Read The Karma of Cats today!

Sounds True | Amazon | Barnes&Noble | IndieBound

 

David Steindl-Rast: Grateful Living in the ‘Double R...

Brother David Steindl-Rast is an internationally renowned author, lecturer, and pivotal member of the monastic renewal movement. A monk in the Benedictine tradition, Brother David is also an expert in Zen Buddhism and a tireless advocate for building bridges between Eastern and Western religious traditions. With Sounds True, Brother David created the audio program The Grateful Heart. In this episode of Insights at the Edge, Tami Simon and Brother David talk about the innate longing that drives spiritual study and is the impetus for seeking out a monastic life. Tami and Brother David explore the concept of the “Double Realm” that lies beyond standard concepts of time and existence, as well as how practicing gratitude can be a doorway to that realm. Finally, Brother David considers the future of religion and spirituality as he enters his nineties.(61 minutes)

You Might Also Enjoy

Dilip Jeste, MD: Wiser, Faster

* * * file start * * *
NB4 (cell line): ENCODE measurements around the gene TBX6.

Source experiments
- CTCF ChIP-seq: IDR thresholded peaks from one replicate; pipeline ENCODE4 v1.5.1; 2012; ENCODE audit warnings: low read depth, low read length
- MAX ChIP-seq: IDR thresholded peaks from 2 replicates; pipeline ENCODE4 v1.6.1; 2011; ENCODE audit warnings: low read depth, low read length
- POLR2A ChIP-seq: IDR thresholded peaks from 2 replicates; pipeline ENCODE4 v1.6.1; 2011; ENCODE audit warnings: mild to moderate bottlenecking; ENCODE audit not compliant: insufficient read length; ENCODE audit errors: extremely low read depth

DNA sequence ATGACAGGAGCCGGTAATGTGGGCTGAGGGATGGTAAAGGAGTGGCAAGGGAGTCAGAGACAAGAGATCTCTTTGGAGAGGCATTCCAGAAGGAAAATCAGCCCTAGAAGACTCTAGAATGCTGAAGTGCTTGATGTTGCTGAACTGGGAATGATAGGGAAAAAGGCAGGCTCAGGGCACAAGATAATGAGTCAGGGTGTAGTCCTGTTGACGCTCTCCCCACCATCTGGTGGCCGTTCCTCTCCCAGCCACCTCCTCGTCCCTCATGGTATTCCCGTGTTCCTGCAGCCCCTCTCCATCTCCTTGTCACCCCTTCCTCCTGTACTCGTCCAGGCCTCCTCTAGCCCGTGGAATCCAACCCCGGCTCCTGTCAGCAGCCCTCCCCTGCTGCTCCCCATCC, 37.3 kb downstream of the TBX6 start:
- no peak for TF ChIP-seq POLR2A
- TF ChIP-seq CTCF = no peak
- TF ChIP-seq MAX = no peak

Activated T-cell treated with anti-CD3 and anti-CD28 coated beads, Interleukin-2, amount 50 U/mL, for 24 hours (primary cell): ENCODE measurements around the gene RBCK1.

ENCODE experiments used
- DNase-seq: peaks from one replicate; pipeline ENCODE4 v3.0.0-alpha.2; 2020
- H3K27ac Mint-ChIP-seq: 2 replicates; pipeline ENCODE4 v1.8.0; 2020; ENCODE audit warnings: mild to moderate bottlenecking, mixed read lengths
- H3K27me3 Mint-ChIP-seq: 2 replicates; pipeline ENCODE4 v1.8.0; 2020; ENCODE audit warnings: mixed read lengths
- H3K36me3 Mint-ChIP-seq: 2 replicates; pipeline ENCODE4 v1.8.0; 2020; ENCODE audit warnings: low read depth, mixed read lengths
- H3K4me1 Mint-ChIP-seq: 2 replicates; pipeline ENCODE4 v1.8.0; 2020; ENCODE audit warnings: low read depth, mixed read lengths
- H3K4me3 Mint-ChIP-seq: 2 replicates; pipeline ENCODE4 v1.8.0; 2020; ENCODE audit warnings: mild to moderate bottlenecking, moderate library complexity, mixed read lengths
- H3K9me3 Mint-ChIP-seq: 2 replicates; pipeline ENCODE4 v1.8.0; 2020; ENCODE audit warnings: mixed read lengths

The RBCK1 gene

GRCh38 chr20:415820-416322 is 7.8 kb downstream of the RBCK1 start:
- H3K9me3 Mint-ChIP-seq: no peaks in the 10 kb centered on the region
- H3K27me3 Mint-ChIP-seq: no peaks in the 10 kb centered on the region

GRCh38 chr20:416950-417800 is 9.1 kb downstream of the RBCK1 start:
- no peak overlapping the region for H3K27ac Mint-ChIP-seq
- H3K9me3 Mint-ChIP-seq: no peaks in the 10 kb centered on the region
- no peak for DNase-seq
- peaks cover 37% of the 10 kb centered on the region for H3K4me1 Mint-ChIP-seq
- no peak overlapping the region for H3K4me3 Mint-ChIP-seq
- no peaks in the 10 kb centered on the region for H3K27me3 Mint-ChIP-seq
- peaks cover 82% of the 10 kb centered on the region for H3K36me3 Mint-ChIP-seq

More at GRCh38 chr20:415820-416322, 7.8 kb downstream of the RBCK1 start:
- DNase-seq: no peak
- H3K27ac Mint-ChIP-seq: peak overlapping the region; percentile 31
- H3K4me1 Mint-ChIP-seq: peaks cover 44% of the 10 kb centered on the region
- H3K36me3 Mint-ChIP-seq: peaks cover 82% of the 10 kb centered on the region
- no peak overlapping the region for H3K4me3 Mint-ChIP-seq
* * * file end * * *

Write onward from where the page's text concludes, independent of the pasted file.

Dr. Dilip Jeste is a professor of psychiatry and neurosciences and the director of the Center for Healthy Aging at UC San Diego. He’s spent the last 20 years studying aspects of healthy aging and the neurobiological roots of wisdom. With Sounds True, Dr. Jeste has written a new book titled Wiser: The Scientific Roots of Wisdom, Compassion, and What Makes Us Good. In this episode of Insights at the Edge, Tami Simon speaks with Dr. Jeste about wisdom—what it is, how we can cultivate more of it in our own lives, and how we can grow into a wiser society. They explore a new definition of wisdom that incorporates neurobiological and evolutionary components of what makes us wise, as well as the social and cultural ones we might be more familiar with. Dr. Jeste and Tami also discuss the future of wisdom, including the potential of a metaphorical “wisdom pill.” Finally, they speak on the importance of helping our society become wiser, faster.